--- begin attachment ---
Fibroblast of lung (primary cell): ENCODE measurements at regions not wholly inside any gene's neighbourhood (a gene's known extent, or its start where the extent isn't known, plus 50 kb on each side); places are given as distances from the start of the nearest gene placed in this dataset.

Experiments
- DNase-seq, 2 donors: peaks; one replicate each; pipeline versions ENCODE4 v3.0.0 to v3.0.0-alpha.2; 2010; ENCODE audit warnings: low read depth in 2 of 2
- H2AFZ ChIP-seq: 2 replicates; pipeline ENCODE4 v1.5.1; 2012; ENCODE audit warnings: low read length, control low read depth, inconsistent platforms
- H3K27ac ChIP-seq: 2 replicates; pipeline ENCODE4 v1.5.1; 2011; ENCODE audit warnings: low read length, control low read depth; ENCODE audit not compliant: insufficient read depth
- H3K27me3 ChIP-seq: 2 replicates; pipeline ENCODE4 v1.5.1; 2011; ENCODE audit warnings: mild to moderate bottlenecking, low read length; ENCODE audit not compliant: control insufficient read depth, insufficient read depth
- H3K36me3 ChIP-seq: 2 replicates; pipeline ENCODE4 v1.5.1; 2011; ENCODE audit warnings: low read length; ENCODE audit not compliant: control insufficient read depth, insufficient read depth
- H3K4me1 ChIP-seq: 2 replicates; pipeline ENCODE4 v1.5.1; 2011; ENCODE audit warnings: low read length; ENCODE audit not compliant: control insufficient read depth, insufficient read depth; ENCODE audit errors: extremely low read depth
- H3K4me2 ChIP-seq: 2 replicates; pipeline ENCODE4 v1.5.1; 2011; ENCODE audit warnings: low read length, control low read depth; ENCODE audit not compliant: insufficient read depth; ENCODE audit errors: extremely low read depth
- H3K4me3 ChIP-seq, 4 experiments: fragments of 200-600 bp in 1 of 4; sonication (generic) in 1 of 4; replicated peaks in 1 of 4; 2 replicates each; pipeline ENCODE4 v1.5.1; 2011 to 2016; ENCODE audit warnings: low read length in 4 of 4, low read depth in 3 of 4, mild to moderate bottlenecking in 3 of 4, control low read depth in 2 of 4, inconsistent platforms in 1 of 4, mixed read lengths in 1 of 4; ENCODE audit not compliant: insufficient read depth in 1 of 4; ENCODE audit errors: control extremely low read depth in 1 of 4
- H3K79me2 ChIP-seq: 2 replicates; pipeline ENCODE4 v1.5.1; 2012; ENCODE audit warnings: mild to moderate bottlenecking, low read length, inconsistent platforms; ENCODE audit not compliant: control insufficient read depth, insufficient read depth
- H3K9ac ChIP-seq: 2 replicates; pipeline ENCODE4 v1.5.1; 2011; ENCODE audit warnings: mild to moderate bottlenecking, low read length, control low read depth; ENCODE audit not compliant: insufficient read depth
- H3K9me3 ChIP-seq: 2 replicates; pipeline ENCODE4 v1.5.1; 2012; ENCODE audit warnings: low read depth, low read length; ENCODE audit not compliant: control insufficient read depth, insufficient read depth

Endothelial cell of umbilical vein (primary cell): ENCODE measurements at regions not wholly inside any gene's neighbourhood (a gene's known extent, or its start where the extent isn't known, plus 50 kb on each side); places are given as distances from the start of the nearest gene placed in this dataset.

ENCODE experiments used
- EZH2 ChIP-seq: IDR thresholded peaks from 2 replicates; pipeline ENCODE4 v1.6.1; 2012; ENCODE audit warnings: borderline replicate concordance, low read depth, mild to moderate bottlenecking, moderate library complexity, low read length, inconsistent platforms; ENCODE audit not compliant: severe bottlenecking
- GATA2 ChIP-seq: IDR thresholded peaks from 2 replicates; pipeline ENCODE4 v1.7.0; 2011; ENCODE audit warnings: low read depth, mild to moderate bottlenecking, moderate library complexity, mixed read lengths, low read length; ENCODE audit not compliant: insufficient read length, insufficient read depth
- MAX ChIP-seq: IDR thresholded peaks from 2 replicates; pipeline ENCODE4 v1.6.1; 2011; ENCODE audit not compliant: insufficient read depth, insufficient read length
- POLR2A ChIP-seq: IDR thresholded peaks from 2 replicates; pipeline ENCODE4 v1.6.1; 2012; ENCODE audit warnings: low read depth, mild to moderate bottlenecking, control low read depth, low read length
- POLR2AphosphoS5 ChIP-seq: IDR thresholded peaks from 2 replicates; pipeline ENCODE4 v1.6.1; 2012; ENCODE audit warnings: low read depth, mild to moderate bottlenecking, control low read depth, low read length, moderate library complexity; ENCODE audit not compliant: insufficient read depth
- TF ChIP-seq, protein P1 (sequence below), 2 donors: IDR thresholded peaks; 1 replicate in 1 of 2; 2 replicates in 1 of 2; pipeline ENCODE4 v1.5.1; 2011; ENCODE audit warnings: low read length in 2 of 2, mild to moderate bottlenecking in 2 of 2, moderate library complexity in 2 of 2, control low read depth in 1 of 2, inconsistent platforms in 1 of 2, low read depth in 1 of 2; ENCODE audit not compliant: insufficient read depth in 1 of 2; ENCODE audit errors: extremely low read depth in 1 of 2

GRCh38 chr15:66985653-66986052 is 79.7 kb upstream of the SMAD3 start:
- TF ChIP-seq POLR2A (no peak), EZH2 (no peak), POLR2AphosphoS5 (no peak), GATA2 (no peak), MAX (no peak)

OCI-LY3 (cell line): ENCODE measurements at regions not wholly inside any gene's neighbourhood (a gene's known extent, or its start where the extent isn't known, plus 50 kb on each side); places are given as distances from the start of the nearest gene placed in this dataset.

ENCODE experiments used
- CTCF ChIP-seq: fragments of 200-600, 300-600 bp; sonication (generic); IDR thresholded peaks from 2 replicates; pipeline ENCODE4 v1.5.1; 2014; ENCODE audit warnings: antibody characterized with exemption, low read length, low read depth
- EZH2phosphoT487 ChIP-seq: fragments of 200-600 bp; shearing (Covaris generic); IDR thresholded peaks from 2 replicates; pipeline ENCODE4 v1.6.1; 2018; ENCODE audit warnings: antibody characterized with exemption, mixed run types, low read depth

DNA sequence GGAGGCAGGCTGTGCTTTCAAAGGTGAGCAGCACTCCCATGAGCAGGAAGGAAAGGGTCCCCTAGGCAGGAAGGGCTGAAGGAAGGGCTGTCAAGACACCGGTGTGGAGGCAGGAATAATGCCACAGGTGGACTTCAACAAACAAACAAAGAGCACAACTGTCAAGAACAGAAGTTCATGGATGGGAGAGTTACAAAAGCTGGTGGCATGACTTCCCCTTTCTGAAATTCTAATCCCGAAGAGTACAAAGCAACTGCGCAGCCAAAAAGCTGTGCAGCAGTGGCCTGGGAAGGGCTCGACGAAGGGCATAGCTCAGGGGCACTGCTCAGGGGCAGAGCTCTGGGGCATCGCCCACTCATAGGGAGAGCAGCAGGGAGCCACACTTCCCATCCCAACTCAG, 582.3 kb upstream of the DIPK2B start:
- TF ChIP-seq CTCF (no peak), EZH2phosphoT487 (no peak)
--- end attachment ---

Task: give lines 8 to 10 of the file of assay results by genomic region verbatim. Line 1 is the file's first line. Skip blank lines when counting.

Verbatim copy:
- H3K4me1 ChIP-seq: 2 replicates; pipeline ENCODE4 v1.5.1; 2011; ENCODE audit warnings: low read length; ENCODE audit not compliant: control insufficient read depth, insufficient read depth; ENCODE audit errors: extremely low read depth
- H3K4me2 ChIP-seq: 2 replicates; pipeline ENCODE4 v1.5.1; 2011; ENCODE audit warnings: low read length, control low read depth; ENCODE audit not compliant: insufficient read depth; ENCODE audit errors: extremely low read depth
- H3K4me3 ChIP-seq, 4 experiments: fragments of 200-600 bp in 1 of 4; sonication (generic) in 1 of 4; replicated peaks in 1 of 4; 2 replicates each; pipeline ENCODE4 v1.5.1; 2011 to 2016; ENCODE audit warnings: low read length in 4 of 4, low read depth in 3 of 4, mild to moderate bottlenecking in 3 of 4, control low read depth in 2 of 4, inconsistent platforms in 1 of 4, mixed read lengths in 1 of 4; ENCODE audit not compliant: insufficient read depth in 1 of 4; ENCODE audit errors: control extremely low read depth in 1 of 4